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(photo credit: )
Although fur hats might seem like a distant concern for most Israelis as they settle in to a steamy summer, it was exactly such headgear that threatened to stand in the way of an otherwise popular bill that passed its first reading on the Knesset floor Wednesday.
MK Ronit Tirosh's bill to ban imports of fur products from east Asia earned the rare support of the coalition but irked haredi MKs who worried that nothing less than a centuries-old tradition could be at stake.
Tirosh proposed the private member's bill after watching an investigative report on Channel 10 news in which they revealed that products manufactured in China and labeled as containing synthetic fur were actually made using the pelts of dogs, cats and rabbits.
Tirosh jumped to the aid of the four-footed friends and drafted a private member's bill that would forbid importing furs or textiles containing dog, cat or rabbit fur from east Asia. Any offender could find themselves facing a year in prison. In her explanation of the bill, Tirosh explained that the animals that are raised for their pelts are kept in horrific conditions and that sometimes the pelts are ripped off the animals while they are still alive.
Tirosh's bill was met with enthusiastic support from all directions, and Agriculture Minister Shalom Simchon even suggested that it be expanded to include all fur from all animals and to bar imports from throughout the world, and not just the far east.
One house faction, however, was less than satisfied with the bill. UTJ Faction Chairman MK Menahem Eliezar Moses, who represents Agudath Israel, immediately jumped into action, fighting to preserve the round fur hats known as "shtreimels" worn by a number of hassidic groups as well as by members of certain other Jerusalem haredi communities.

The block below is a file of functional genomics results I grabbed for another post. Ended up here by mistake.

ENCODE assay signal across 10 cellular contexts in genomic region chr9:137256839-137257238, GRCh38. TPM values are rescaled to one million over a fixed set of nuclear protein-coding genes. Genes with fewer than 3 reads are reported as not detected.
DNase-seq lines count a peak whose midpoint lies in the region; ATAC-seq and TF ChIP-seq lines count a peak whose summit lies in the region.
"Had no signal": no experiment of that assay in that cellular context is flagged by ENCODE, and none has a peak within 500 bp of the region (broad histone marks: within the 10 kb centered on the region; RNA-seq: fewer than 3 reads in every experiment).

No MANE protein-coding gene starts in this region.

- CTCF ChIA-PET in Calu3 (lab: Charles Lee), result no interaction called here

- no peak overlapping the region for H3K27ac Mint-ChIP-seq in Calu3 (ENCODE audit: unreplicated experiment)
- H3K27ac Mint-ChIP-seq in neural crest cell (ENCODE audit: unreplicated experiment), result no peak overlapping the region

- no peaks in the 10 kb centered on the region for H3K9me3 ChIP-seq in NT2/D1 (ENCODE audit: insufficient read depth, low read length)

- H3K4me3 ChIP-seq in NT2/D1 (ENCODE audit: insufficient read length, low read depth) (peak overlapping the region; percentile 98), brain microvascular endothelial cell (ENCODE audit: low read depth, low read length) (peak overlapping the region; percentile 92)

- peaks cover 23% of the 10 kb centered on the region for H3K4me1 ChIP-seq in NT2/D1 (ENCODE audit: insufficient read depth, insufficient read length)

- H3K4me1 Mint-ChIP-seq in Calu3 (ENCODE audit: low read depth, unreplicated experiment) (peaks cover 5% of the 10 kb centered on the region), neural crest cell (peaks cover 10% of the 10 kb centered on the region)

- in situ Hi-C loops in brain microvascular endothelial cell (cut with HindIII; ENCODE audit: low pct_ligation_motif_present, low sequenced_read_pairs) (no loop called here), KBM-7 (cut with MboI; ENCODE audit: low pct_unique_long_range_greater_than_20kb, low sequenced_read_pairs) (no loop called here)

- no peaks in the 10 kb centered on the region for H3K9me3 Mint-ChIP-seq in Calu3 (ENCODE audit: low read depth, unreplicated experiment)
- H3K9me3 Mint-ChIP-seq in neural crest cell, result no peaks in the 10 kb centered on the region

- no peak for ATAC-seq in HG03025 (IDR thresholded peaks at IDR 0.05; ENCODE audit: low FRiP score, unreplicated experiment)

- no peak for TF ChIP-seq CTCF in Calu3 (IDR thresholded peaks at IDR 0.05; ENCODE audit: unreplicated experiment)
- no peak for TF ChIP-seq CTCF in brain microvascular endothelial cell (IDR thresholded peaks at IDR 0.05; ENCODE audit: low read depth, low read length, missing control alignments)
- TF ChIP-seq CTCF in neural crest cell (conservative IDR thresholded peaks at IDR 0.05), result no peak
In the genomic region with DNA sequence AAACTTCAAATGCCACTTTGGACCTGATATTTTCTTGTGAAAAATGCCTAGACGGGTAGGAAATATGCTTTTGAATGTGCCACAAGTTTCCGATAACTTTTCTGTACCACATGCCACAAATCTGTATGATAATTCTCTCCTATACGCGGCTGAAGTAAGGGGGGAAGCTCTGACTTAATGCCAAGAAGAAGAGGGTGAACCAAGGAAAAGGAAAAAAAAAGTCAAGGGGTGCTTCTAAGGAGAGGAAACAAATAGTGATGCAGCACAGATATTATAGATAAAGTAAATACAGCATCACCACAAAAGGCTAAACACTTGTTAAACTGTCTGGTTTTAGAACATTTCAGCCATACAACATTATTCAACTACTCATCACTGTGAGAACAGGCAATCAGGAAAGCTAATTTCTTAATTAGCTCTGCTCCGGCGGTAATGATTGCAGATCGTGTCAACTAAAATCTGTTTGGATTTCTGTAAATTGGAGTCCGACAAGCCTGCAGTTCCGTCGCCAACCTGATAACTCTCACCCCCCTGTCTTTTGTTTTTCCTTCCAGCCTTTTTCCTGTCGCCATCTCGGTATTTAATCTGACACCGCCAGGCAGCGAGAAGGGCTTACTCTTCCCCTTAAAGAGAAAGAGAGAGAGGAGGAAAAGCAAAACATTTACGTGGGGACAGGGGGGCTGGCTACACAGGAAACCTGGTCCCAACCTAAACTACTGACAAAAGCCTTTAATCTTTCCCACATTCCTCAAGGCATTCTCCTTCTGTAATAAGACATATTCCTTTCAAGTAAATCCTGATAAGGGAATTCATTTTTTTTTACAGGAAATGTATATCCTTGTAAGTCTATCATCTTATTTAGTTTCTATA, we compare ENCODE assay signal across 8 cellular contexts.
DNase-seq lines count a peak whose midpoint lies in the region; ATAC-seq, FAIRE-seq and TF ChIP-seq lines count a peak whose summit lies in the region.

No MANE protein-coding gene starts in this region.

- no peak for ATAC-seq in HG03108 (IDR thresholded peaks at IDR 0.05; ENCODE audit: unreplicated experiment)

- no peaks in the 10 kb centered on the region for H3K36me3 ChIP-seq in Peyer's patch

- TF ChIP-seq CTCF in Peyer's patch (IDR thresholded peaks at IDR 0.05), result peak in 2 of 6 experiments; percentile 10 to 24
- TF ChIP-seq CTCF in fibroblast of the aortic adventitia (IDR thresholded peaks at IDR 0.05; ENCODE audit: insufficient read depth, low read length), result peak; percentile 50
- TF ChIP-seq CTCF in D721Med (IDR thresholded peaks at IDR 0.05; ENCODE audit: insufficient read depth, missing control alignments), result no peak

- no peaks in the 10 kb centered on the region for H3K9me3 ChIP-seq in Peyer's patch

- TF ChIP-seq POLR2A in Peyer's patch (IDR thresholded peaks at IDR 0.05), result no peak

Shtreimel prices are already high for many wearers, and some have already begun to turn to synthetic furs as an alternative to the multi-thousand dollar hats that are made from rabbit, sable, stone marten, baum marten and American gray fox.
Tirosh, in turn, presented rabbinic opinions arguing that the conditions in which the animals were raised and slaughtered violated Jewish principles of preventing cruelty to animals and offered to work together with a haredi representative to try and find a solution to the furry near-crisis.
The bill met with a second unexpected hurdle last week when it was pulled at the last minute from Wednesday's agenda as part of the opposition's struggle against the government - even though the ministerial committee for legislation had already agreed to support it.
But a week late, and with UTJ opposition quieted, Tirosh got a first taste of victory as the bill sailed through the house by a vote of 32-1 with one abstention.
Although no UTJ members were present during the voting, the bill did earn the support of a number of their haredi counterparts in Shas.